2D and 3D Group Intersection

The 3D group type adds a new level of flexibility to your projects, but also creates complex interactions between group types.

Groups can either be 2D or 3D, and it is possible to change a group’s type at any time.

To change a group’s 2D/3D type
  • In the Layers tab or Timeline, select the group you wish to change, then do one of the following:

    • Choose Object > 3D Group (or press Control-D).

    • Click the 2D/3D icon in the Status column in the Layers tab.

      Figure. Layers list inset showing the 2D and 3D group icons.
    • Click the Type pop-up menu in the Group tab of the Inspector.

Root-Level Behavior

At the root level of the project, 2D groups behave differently than when they are nested inside 3D groups. (For more information about root-level groups, see Relative Coordinates.) 2D groups at the root level are locked to the camera, even if the camera is animated. 2D groups at the top of the Layers tab are always rendered in the foreground, and 2D groups at the bottom of the Layers tab are always rendered in the background. Adjacent root-level 3D groups can intersect based on depth order.

Figure. Layers tab and Canvas showing layer arrangement containing both 2D and 3D groups.

In the example above, the two gray balls in the 2D Foreground layer are always composited on top of the rest of the scene. The 2D Background layer is always composited beneath the rest of the scene. Group A and Group B intersect because they are 3D groups, but neither of them can intersect with either of the 2D root-level groups.

2D and 3D Group Interaction

While 2D and 3D groups share a lot of common properties, there are distinct differences in how they and their children behave and interact with other objects in a project. 2D and 3D groups can be parents or children of each other; there are no restrictions on mixing group types.

Important: Some operations, as well as the application of certain filters or a mask, cause a group to be rasterized. When a group is rasterized, it is converted into a bitmap image. Rasterization affects 2D and 3D groups in different ways. For more information, see Groups and Rasterization.

Group Tab in the Inspector

In the Inspector, the Group tab appears when a group is the selected object. The Group tab contains the Type parameter, a pop-up menu that allows you to switch a group between 2D and 3D mode. A 2D group has different available parameters than a 3D group.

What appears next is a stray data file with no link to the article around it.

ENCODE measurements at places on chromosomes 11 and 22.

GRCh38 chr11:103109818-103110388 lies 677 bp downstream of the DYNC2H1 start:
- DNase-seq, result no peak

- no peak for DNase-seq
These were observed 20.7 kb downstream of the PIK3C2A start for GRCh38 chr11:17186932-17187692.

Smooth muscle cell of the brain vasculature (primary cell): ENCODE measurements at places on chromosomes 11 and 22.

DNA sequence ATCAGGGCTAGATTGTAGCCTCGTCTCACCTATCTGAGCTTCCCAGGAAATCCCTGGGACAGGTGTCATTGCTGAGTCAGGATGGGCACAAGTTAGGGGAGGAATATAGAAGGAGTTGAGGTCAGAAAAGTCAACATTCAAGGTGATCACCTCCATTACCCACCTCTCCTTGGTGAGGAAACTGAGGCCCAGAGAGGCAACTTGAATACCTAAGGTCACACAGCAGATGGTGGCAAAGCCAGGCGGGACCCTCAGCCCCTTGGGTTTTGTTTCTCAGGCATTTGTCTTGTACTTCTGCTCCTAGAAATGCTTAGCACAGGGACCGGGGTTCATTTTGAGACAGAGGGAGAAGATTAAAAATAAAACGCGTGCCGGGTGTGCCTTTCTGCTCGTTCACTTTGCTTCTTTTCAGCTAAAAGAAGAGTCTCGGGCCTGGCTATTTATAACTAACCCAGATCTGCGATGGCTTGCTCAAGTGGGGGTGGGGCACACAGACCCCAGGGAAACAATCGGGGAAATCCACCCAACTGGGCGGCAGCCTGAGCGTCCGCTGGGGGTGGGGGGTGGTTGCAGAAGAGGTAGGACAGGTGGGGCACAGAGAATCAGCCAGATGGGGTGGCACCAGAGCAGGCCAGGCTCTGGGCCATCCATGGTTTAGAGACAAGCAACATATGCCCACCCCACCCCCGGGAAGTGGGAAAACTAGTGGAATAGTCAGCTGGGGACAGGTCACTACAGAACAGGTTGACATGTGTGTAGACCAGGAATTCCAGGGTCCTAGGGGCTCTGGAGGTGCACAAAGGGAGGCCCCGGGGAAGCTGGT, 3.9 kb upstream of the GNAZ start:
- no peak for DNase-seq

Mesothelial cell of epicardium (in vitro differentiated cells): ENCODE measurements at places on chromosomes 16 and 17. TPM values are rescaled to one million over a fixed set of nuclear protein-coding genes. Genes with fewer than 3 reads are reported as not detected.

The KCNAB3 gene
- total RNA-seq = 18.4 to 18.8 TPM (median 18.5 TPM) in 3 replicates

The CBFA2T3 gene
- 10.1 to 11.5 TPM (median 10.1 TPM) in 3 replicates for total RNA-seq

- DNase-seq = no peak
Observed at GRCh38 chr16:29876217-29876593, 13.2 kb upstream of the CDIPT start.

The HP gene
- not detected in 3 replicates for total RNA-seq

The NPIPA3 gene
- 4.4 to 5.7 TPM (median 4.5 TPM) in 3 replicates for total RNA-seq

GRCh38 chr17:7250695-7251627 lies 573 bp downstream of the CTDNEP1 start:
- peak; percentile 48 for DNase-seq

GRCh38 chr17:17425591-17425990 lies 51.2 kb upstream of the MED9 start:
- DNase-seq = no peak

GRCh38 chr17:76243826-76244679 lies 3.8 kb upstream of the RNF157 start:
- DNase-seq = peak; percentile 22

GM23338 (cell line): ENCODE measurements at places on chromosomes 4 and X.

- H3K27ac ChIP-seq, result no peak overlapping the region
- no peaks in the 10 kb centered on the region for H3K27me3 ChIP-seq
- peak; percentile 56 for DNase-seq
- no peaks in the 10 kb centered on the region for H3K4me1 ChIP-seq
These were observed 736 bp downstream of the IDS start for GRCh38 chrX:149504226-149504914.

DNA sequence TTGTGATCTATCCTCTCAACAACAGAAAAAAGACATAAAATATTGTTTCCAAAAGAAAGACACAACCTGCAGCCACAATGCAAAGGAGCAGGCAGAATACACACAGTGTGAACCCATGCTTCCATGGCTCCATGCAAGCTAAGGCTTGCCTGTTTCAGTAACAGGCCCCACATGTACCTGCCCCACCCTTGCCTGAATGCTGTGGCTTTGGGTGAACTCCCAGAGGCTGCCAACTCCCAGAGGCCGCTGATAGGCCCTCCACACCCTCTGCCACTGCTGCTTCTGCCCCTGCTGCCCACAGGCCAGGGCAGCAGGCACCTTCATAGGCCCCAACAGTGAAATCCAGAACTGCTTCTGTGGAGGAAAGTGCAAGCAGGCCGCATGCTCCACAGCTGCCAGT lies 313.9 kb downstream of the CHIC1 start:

When the Type parameter is set to 3D, the Flatten and Layer Order parameters become available. When the Flatten checkbox is selected, all of the elements in the 3D group are flattened like a “card” or “billboard.” When the Layer Order checkbox is selected, the group’s children are sorted by their order in the Layers tab rather than depth order (position along the Z axis). For more information, see Layer Order and Depth Order.

When the Type parameter is set to 2D, the Fixed Resolution parameters become available, allowing you to manually define the size of a group. By default, Fixed Resolution is disabled and the size of the group is determined by the layers within that group. For more information, see Fixing the Size of a Group.

Note: When selected, Fixed Resolution crops the group to the size specified in the Fixed Width and Fixed Height parameters, around the anchor point of the group.

2D Group Properties

A 2D group has the following properties:

  • Its children are composited in layer order.

  • Filters are applied to the group in local space; that is, “flat” to the image.

    Figure. Canvas window showing a Checkerboard in a 2D group with a Twirl filter applied.
  • The group is lit as a single object; its children are not lit individually.

    Note: 2D groups at the root level are not lit.

  • Because it is always flat, a 2D group has Crop, Drop Shadow, and Four Corner parameters.

  • It can have a fixed resolution.

3D Group Properties

A 3D group has the following properties:

  • Its children are composited in depth order (according to their position along the Z axis).

  • Filters are applied to the group in view space. In other words, the filter affects the group as if it was applied to the lens of the camera viewing the group.

    Figure. Canvas window showing a Checkerboard in a 3D group with a Twirl filter appled.
  • Its children are lit individually.

  • Only a 3D group with the Flatten parameter enabled has the Crop, Drop Shadow, and Four Corner parameters.

Working with Objects Inside 2D Groups and Flattened 3D Groups

You can use the Isolate command to align the active view with the axis of a 2D group or flattened 3D group. Doing so facilitates making adjustments to objects inside the group. For more information on the Isolate command, see Isolate.

Should you be unable to find an object in your project, you can locate it by resetting its Position parameter to 0, 0, 0. This centers the object in the flat group.

When moving an object along its Z axis inside a flat group—which includes 2D groups and flattened 3D groups—the object appears to grow larger or smaller rather than move closer to or further away from the camera.